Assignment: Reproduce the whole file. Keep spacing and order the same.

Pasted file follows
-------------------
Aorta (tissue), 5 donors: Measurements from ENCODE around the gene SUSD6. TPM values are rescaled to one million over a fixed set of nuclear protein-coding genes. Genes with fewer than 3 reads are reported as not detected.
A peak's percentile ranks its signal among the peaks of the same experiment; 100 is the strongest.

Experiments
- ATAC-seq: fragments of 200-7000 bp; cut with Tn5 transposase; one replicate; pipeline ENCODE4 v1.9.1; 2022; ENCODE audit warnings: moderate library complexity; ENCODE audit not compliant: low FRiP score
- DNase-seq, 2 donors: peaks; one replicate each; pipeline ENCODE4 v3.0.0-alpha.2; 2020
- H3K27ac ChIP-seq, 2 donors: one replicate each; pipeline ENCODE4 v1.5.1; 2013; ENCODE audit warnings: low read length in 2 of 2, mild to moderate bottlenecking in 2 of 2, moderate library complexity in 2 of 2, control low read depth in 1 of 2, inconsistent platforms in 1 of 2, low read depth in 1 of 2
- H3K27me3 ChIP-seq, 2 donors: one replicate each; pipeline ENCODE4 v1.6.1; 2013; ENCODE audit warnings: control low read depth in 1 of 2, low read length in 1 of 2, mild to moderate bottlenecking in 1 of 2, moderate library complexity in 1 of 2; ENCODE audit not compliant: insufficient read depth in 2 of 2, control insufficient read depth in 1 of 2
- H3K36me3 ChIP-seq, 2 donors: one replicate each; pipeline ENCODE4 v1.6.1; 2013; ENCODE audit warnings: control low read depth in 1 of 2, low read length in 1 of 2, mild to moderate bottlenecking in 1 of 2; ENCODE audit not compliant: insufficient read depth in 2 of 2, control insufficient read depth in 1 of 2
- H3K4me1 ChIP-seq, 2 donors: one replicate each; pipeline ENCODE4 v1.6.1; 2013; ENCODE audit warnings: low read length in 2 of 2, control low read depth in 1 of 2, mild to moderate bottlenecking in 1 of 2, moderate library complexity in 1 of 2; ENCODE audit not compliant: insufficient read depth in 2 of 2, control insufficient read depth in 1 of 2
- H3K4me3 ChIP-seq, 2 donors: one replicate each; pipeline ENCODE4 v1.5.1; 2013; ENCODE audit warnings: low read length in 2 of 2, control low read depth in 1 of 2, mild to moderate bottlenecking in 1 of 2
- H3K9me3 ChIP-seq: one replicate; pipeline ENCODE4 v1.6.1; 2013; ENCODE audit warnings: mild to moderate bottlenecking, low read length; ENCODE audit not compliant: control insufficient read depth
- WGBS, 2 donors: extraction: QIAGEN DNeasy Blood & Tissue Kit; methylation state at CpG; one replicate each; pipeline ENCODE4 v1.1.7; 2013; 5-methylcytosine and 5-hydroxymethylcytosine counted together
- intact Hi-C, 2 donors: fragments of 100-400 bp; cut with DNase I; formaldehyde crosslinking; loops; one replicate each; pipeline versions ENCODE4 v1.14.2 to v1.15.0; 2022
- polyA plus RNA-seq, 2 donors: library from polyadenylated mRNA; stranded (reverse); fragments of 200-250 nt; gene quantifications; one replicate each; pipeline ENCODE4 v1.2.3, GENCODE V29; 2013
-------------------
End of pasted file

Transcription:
Aorta (tissue), 5 donors: Measurements from ENCODE around the gene SUSD6. TPM values are rescaled to one million over a fixed set of nuclear protein-coding genes. Genes with fewer than 3 reads are reported as not detected.
A peak's percentile ranks its signal among the peaks of the same experiment; 100 is the strongest.

Experiments
- ATAC-seq: fragments of 200-7000 bp; cut with Tn5 transposase; one replicate; pipeline ENCODE4 v1.9.1; 2022; ENCODE audit warnings: moderate library complexity; ENCODE audit not compliant: low FRiP score
- DNase-seq, 2 donors: peaks; one replicate each; pipeline ENCODE4 v3.0.0-alpha.2; 2020
- H3K27ac ChIP-seq, 2 donors: one replicate each; pipeline ENCODE4 v1.5.1; 2013; ENCODE audit warnings: low read length in 2 of 2, mild to moderate bottlenecking in 2 of 2, moderate library complexity in 2 of 2, control low read depth in 1 of 2, inconsistent platforms in 1 of 2, low read depth in 1 of 2
- H3K27me3 ChIP-seq, 2 donors: one replicate each; pipeline ENCODE4 v1.6.1; 2013; ENCODE audit warnings: control low read depth in 1 of 2, low read length in 1 of 2, mild to moderate bottlenecking in 1 of 2, moderate library complexity in 1 of 2; ENCODE audit not compliant: insufficient read depth in 2 of 2, control insufficient read depth in 1 of 2
- H3K36me3 ChIP-seq, 2 donors: one replicate each; pipeline ENCODE4 v1.6.1; 2013; ENCODE audit warnings: control low read depth in 1 of 2, low read length in 1 of 2, mild to moderate bottlenecking in 1 of 2; ENCODE audit not compliant: insufficient read depth in 2 of 2, control insufficient read depth in 1 of 2
- H3K4me1 ChIP-seq, 2 donors: one replicate each; pipeline ENCODE4 v1.6.1; 2013; ENCODE audit warnings: low read length in 2 of 2, control low read depth in 1 of 2, mild to moderate bottlenecking in 1 of 2, moderate library complexity in 1 of 2; ENCODE audit not compliant: insufficient read depth in 2 of 2, control insufficient read depth in 1 of 2
- H3K4me3 ChIP-seq, 2 donors: one replicate each; pipeline ENCODE4 v1.5.1; 2013; ENCODE audit warnings: low read length in 2 of 2, control low read depth in 1 of 2, mild to moderate bottlenecking in 1 of 2
- H3K9me3 ChIP-seq: one replicate; pipeline ENCODE4 v1.6.1; 2013; ENCODE audit warnings: mild to moderate bottlenecking, low read length; ENCODE audit not compliant: control insufficient read depth
- WGBS, 2 donors: extraction: QIAGEN DNeasy Blood & Tissue Kit; methylation state at CpG; one replicate each; pipeline ENCODE4 v1.1.7; 2013; 5-methylcytosine and 5-hydroxymethylcytosine counted together
- intact Hi-C, 2 donors: fragments of 100-400 bp; cut with DNase I; formaldehyde crosslinking; loops; one replicate each; pipeline versions ENCODE4 v1.14.2 to v1.15.0; 2022
- polyA plus RNA-seq, 2 donors: library from polyadenylated mRNA; stranded (reverse); fragments of 200-250 nt; gene quantifications; one replicate each; pipeline ENCODE4 v1.2.3, GENCODE V29; 2013